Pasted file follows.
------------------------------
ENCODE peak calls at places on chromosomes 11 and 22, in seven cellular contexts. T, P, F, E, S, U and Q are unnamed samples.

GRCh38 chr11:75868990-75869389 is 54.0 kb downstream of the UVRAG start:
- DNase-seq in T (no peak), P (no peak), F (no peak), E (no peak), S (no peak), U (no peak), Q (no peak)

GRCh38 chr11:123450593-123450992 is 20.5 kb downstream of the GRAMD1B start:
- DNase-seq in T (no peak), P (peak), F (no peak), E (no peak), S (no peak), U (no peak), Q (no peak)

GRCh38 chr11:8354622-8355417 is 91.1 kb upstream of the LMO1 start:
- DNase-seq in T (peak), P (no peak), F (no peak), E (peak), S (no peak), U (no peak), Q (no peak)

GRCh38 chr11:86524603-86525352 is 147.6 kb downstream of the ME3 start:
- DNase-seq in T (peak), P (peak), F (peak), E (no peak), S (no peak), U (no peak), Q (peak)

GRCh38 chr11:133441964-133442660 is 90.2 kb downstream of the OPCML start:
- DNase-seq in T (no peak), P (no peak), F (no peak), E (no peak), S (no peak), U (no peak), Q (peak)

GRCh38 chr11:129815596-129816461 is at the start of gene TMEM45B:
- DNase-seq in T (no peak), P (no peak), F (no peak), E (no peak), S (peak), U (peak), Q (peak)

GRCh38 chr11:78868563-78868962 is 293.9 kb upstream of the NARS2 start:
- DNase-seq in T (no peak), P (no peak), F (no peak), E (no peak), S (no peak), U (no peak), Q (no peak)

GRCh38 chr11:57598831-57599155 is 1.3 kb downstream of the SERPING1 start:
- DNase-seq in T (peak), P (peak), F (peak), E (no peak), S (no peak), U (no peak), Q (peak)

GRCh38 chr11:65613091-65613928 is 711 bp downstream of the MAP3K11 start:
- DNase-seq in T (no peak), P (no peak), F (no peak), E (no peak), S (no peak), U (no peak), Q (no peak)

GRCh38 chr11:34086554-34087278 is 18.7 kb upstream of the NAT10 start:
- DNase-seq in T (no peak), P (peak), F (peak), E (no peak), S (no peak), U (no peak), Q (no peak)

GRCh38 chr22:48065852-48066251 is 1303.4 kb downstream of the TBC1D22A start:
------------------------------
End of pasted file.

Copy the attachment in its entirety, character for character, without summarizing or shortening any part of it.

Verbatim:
ENCODE peak calls at places on chromosomes 11 and 22, in seven cellular contexts. T, P, F, E, S, U and Q are unnamed samples.

GRCh38 chr11:75868990-75869389 is 54.0 kb downstream of the UVRAG start:
- DNase-seq in T (no peak), P (no peak), F (no peak), E (no peak), S (no peak), U (no peak), Q (no peak)

GRCh38 chr11:123450593-123450992 is 20.5 kb downstream of the GRAMD1B start:
- DNase-seq in T (no peak), P (peak), F (no peak), E (no peak), S (no peak), U (no peak), Q (no peak)

GRCh38 chr11:8354622-8355417 is 91.1 kb upstream of the LMO1 start:
- DNase-seq in T (peak), P (no peak), F (no peak), E (peak), S (no peak), U (no peak), Q (no peak)

GRCh38 chr11:86524603-86525352 is 147.6 kb downstream of the ME3 start:
- DNase-seq in T (peak), P (peak), F (peak), E (no peak), S (no peak), U (no peak), Q (peak)

GRCh38 chr11:133441964-133442660 is 90.2 kb downstream of the OPCML start:
- DNase-seq in T (no peak), P (no peak), F (no peak), E (no peak), S (no peak), U (no peak), Q (peak)

GRCh38 chr11:129815596-129816461 is at the start of gene TMEM45B:
- DNase-seq in T (no peak), P (no peak), F (no peak), E (no peak), S (peak), U (peak), Q (peak)

GRCh38 chr11:78868563-78868962 is 293.9 kb upstream of the NARS2 start:
- DNase-seq in T (no peak), P (no peak), F (no peak), E (no peak), S (no peak), U (no peak), Q (no peak)

GRCh38 chr11:57598831-57599155 is 1.3 kb downstream of the SERPING1 start:
- DNase-seq in T (peak), P (peak), F (peak), E (no peak), S (no peak), U (no peak), Q (peak)

GRCh38 chr11:65613091-65613928 is 711 bp downstream of the MAP3K11 start:
- DNase-seq in T (no peak), P (no peak), F (no peak), E (no peak), S (no peak), U (no peak), Q (no peak)

GRCh38 chr11:34086554-34087278 is 18.7 kb upstream of the NAT10 start:
- DNase-seq in T (no peak), P (peak), F (peak), E (no peak), S (no peak), U (no peak), Q (no peak)

GRCh38 chr22:48065852-48066251 is 1303.4 kb downstream of the TBC1D22A start: